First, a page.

A Positive behavioural Intervention on Prospective Memory of Children with Autism
Peisley, M. (2016). A Positive behavioural Intervention on Prospective Memory of Children with Autism (Thesis, Master of Applied Psychology (MAppPsy)). University of Waikato, Hamilton, New Zealand. Retrieved from http://hdl.handle.net/10289/10060
Permanent Research Commons link: http://hdl.handle.net/10289/10060
Prospective memory is remembering to carry out a behaviour on a particular occasion or at a specific point in time in the future. This form of memory is particularly critical for the daily functioning of children with Autism Spectrum Disorder and their functional independence from their caregivers. My first aim was to assess the prospective memory abilities of each child when completing virtual week. My second aim was to investigate if reinforcing the prospective remembering of children with Autism Spectrum Disorder increased the probability of those behaviours occurring again. Four children with a diagnosis of ASD participated in a computerised board game called 'Virtual Week'. Using a single-subject design, baseline, positive reinforcement, and maintenance or prompt phases were implemented for each child. For every correct prospective memory response in the positive reinforcement phase, they received positive reinforcement. Positive reinforcement increased the accuracy of prospective memory responses for all participants. Data for all participants showed a decrease in missed responses and an increase in correct responses to the prospective memory tasks. These effects were maintained after reinforcement was discontinued for three out of four children. This is the first study of which I was aware to use a behavioural behavioural intervention to improve the prospective memory behaviours of children with ASD. reinforcing prospective remembering in real-life situations using say-do correspondence training could extend research in this area.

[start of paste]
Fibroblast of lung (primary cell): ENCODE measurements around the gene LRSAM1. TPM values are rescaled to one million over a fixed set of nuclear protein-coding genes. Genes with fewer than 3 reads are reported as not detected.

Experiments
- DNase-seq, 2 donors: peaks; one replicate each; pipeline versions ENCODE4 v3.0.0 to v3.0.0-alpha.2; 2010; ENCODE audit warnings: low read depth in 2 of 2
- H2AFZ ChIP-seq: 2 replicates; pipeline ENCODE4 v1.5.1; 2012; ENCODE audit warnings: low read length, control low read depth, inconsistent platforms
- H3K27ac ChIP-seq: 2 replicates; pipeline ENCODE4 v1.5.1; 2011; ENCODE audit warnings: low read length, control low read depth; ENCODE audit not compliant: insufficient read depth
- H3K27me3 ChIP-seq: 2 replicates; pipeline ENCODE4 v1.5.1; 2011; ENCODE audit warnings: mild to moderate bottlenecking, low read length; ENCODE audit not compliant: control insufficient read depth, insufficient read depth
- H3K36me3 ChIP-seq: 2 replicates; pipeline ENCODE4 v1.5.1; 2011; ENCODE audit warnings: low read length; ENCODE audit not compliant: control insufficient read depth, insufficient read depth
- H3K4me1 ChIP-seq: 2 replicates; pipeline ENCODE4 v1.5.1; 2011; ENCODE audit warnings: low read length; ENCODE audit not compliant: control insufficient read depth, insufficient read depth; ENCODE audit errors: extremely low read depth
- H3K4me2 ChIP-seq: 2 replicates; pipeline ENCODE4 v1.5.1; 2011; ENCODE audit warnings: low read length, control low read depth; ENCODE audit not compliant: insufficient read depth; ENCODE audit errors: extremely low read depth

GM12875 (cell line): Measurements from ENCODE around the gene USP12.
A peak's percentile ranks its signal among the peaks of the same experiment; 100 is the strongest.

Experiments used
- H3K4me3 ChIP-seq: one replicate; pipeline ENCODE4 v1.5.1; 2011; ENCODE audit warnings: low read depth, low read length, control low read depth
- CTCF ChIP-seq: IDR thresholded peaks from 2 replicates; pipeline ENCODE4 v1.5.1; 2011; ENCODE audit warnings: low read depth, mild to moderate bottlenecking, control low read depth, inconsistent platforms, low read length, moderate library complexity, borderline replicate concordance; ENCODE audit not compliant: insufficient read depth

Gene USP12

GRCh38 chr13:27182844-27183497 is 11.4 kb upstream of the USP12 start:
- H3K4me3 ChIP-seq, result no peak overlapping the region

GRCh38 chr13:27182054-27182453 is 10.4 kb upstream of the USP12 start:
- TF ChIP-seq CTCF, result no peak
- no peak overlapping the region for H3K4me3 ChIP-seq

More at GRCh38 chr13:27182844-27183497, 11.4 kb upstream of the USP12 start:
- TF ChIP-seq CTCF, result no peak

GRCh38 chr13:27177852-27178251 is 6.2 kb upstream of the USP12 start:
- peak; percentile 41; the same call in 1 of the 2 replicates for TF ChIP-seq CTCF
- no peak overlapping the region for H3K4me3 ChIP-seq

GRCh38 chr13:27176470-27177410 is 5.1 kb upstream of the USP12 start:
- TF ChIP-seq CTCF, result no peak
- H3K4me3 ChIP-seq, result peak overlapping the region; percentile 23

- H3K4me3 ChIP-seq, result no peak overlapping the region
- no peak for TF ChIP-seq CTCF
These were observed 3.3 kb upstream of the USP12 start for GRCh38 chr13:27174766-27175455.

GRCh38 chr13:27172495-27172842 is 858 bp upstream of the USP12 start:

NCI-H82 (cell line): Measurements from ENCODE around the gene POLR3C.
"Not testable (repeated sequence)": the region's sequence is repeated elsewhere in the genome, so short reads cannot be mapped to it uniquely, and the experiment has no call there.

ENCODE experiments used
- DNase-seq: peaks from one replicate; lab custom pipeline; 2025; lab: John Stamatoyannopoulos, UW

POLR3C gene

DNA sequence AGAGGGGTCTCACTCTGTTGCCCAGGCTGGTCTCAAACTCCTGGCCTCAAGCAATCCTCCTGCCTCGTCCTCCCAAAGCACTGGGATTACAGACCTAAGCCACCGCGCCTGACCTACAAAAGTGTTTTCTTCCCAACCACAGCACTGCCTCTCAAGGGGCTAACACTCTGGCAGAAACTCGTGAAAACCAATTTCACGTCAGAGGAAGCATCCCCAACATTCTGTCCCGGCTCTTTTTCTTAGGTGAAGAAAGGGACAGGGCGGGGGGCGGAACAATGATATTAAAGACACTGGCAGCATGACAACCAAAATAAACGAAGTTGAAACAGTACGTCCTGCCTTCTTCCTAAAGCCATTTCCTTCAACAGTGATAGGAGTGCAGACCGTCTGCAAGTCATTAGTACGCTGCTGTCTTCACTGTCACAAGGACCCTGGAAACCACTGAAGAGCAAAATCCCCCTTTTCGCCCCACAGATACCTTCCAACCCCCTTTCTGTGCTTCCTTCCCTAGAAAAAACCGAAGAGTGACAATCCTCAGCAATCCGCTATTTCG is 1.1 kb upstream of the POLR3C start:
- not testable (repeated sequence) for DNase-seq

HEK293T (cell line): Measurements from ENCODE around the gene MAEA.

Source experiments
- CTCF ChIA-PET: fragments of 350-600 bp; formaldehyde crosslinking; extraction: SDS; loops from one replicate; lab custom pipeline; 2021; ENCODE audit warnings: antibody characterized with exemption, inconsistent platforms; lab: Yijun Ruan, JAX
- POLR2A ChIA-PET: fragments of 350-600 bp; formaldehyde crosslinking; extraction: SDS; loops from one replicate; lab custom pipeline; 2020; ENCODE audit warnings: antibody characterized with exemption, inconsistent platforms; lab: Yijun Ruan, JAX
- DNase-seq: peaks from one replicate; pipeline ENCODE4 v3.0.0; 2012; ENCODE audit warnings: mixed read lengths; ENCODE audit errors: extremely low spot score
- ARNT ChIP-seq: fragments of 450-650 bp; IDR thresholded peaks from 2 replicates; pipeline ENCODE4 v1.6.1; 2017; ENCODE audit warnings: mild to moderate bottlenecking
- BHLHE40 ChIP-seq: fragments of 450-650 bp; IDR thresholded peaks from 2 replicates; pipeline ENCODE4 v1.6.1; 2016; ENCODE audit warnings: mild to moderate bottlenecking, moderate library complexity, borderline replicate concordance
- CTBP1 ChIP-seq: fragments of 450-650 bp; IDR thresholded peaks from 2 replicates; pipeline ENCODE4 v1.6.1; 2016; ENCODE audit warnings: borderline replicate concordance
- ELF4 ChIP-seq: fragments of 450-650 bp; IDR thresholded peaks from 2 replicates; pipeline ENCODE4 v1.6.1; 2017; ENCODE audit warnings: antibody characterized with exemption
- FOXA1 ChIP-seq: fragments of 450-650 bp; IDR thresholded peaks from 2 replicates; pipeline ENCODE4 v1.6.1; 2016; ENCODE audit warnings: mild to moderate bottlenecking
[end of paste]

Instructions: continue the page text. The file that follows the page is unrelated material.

University of Waikato
All items in Research Commons are provided for private study and research purposes and are protected by copyright with all rights reserved unless otherwise indicated.
- Masters Degree Theses